Friday Frontend: New Media Queries Edition
Hope you had a great week this week! This week in the CSS section we had a couple of articles that jumped out with new media queries and how to use them.
I’m particularly excited to see info about using the
prefers-reduced-motion query in more places, with some very cool opportunities to improve the web automatically for those who struggle with motion.
KBall from ZenDev
CSS & SCSS
Not purely CSS, but did you know that a
picture with a
scrset can base which image it loads off of the
prefers-reduced-motion media query? That’s so cool! I can imagine using this both manually in posts and in an automated manner to provide static fallbacks to animated gifs to protect folks who get photosensitive eleptic seizures.
Step by step tutorial to creating a user-toggleable dark or light mode hinging off of the
prefers-color-schema media query. Not only a good intro to that query, but a great example of how to build themes using css custom properties.
Rundown of the problems with using the
background-image property in most of the places we use it, and guidance on how to use the
picture element to handle most of the situations that led to wanting to use background images in the first place (like cover sizing).
File structure is one of the big “high bang for your buck” choices made in setting up a CSS architecture. This article is a great example of what one long-time CSS & HTML specialist uses for his approach.
A roundup of all the different ways we can approach having “private” variables in a language that doesn’t actually support private variables. Closes with a teaser for the new actually private proposal for private class fields. Of these, I use the module design pattern the most, but they all have their uses.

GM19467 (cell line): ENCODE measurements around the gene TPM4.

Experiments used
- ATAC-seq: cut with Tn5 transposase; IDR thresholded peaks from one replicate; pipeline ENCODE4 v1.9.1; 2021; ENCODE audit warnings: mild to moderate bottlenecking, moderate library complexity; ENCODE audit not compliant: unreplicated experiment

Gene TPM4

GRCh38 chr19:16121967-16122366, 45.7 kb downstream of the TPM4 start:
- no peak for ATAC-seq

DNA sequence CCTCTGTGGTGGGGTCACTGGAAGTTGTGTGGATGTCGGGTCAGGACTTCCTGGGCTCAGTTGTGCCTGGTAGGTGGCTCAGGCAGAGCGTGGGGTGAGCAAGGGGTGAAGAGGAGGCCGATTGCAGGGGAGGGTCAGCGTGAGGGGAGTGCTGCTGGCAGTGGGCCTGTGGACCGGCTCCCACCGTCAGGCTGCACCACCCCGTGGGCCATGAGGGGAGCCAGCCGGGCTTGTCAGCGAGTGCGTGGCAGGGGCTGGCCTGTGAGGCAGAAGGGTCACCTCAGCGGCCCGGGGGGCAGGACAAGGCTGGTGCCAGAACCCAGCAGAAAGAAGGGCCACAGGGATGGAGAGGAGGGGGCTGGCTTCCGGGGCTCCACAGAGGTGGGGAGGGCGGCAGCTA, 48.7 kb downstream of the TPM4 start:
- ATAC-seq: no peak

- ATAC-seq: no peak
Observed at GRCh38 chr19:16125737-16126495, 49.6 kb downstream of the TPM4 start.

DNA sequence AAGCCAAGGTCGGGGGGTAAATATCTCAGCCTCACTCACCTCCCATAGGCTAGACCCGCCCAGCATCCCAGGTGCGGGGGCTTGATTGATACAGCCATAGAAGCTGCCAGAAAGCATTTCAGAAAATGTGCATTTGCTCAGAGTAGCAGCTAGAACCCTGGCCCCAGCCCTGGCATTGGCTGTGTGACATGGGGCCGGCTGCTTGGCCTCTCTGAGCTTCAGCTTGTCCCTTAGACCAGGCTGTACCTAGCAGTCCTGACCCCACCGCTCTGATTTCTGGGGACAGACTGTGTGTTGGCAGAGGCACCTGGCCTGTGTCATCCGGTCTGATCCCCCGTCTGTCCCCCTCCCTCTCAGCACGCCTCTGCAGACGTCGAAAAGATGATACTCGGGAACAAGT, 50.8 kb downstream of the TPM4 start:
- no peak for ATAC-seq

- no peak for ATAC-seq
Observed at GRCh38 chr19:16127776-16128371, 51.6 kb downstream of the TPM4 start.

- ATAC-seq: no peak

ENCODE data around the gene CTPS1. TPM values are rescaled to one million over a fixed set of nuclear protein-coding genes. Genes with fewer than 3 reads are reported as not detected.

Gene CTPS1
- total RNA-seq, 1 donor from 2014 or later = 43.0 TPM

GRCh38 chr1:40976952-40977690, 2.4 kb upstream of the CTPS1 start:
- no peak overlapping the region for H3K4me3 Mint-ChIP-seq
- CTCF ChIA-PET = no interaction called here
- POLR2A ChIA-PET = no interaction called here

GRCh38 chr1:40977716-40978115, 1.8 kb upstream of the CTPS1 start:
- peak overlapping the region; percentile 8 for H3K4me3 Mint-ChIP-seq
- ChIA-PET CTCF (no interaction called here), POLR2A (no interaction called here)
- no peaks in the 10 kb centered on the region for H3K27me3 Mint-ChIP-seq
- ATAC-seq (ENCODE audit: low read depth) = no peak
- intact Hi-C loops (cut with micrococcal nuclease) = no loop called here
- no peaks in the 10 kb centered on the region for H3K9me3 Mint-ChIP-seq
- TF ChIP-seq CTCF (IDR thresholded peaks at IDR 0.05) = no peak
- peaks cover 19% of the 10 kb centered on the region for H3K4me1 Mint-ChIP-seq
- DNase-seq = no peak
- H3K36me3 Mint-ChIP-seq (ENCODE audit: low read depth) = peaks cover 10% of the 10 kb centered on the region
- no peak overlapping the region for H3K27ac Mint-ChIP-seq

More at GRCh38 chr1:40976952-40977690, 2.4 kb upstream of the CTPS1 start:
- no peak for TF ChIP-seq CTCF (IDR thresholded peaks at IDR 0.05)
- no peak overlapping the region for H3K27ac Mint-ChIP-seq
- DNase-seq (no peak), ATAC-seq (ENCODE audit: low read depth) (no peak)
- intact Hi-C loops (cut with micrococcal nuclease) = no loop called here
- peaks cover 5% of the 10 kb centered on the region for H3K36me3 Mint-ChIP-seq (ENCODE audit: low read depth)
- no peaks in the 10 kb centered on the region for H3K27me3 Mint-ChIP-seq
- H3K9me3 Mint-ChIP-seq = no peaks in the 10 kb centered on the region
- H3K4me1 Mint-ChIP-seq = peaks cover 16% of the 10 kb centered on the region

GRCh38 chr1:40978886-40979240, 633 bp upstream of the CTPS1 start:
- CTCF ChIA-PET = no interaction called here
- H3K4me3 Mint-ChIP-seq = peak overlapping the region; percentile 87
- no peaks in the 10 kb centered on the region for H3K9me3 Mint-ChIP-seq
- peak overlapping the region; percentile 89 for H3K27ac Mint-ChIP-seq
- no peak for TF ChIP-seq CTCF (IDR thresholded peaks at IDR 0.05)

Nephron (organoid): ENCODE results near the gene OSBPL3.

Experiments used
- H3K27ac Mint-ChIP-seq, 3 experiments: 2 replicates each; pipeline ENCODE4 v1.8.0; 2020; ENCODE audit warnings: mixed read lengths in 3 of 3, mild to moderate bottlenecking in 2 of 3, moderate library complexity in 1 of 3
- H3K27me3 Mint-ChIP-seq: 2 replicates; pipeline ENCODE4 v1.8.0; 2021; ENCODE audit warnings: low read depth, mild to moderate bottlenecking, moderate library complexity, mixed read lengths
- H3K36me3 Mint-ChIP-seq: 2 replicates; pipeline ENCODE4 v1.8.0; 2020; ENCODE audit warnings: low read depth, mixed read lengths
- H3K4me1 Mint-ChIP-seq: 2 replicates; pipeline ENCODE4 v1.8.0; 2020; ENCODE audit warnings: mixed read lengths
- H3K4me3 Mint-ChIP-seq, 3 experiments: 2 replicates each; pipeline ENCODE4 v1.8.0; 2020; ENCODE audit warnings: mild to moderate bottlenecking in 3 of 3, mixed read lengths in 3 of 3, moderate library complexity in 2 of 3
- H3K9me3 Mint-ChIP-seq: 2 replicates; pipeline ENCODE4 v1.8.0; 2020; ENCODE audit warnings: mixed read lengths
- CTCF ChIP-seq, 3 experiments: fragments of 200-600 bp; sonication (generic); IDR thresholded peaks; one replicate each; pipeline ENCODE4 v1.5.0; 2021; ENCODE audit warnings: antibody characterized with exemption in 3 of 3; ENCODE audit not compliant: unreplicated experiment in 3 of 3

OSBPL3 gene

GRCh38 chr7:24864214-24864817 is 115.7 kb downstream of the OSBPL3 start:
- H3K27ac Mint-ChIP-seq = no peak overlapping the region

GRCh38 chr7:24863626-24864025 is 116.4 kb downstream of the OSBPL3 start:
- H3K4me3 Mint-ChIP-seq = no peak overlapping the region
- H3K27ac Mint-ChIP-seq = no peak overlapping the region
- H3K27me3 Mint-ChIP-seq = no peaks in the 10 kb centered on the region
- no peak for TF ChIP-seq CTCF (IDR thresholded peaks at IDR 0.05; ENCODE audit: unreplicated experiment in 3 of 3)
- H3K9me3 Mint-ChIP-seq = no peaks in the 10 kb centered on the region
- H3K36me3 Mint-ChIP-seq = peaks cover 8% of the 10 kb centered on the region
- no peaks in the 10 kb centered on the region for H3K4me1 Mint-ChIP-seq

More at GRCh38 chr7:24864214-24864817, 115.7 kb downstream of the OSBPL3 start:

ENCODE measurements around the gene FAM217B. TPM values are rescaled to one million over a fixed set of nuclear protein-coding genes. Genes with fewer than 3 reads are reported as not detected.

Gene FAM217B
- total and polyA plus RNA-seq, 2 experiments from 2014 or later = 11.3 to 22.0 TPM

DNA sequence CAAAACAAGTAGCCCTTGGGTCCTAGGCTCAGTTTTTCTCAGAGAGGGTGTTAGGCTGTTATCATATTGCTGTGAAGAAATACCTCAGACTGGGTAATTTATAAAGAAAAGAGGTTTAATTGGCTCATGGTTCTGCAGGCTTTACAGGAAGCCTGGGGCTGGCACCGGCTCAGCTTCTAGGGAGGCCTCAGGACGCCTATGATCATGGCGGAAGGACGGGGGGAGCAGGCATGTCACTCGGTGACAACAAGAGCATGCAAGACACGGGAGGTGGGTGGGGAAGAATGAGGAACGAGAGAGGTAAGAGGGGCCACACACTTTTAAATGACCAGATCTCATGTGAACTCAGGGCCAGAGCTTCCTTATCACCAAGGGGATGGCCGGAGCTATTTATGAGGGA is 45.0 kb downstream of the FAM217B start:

Computed properties are one of my favorite features of Vue, because they allow you to express your data in what amounts to a declarative approach, not just your templates. You can say “hey here’s how this data is defined” and the framework takes responsibility for keeping it up to date. I love it. This article is a solid introduction to the concept and how they work.
Semantic HTML tags are wonderful for letting you create more accessible applications and web pages. The more you take advantage of these, the more you enable browser & tool vendors to make your content accessible rather than having to do it yourself. I didn’t know about a number of these tags (there’s a tag for abbreviations!?!?) but even being aware of them I will start to use them more.
Announced in a widely applauded talk at JSConf EU, this new federated package manager has been the talk of JS twitter the last few days. Between this and the recent github announcement it looks like we’re looking at a polyglot ecosystem for package managers going forward, but there is a lot to be said for creating a federated approach that isn’t controlled by a for-profit company.
This is great! A super friendly front-end and way to subscribe to essentially “have I been powned” - ie, given my email addresses what services have been hacked that released my info and what exactly was leaked.
Woah - I’d heard about performance budgets, but I wasn’t aware that Lighthouse has tooling to explicitly label what your budget is and catch when you’re exceeding it. Very cool!